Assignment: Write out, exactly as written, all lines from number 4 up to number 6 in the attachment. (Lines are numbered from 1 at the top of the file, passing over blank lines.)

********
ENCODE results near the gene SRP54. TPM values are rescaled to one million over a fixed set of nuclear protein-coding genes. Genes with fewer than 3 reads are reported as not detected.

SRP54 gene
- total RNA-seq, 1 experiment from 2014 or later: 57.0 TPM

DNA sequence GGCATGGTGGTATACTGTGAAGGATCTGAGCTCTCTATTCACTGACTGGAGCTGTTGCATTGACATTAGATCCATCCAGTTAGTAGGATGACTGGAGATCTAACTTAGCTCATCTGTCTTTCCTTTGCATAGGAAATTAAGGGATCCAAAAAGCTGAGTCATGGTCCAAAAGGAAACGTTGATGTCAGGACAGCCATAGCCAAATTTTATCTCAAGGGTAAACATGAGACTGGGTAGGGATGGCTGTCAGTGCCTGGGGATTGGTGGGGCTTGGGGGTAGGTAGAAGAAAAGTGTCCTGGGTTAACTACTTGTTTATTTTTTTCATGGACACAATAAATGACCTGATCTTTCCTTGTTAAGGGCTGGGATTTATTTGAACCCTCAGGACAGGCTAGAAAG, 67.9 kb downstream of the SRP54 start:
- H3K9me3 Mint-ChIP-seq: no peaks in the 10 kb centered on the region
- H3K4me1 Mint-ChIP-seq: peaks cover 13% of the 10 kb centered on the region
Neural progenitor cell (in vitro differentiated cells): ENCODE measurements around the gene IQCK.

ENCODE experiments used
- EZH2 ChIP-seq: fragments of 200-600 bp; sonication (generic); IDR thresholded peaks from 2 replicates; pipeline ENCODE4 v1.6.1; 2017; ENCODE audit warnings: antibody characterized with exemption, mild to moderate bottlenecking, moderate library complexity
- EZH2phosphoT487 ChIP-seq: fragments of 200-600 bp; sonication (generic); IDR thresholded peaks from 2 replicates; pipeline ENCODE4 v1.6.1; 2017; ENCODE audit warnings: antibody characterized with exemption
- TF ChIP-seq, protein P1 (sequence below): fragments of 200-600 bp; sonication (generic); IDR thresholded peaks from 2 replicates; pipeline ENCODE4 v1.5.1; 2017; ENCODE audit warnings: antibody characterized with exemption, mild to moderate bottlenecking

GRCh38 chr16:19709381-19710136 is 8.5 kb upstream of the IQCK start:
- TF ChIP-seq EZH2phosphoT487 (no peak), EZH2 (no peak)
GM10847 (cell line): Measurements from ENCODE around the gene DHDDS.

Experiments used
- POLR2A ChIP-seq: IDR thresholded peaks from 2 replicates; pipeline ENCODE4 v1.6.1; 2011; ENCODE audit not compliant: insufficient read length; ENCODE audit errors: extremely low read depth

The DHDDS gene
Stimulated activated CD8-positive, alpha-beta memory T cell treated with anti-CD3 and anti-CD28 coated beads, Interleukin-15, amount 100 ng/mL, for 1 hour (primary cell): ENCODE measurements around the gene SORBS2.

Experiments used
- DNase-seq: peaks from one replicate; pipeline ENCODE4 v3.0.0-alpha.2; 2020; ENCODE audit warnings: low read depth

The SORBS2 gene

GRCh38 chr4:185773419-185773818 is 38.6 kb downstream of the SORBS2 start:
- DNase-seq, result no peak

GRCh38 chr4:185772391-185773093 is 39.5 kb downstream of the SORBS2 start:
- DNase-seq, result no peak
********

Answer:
DNA sequence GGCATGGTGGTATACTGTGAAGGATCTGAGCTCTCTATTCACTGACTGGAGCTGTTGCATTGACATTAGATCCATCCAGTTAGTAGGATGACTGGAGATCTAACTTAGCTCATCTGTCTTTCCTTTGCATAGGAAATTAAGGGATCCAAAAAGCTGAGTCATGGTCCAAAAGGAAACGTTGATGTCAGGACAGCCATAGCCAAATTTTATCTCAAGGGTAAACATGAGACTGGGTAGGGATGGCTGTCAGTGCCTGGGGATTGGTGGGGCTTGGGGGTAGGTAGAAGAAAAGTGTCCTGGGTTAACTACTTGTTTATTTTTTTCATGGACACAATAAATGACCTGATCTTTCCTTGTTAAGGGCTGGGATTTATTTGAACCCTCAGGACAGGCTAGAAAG, 67.9 kb downstream of the SRP54 start:
- H3K9me3 Mint-ChIP-seq: no peaks in the 10 kb centered on the region
- H3K4me1 Mint-ChIP-seq: peaks cover 13% of the 10 kb centered on the region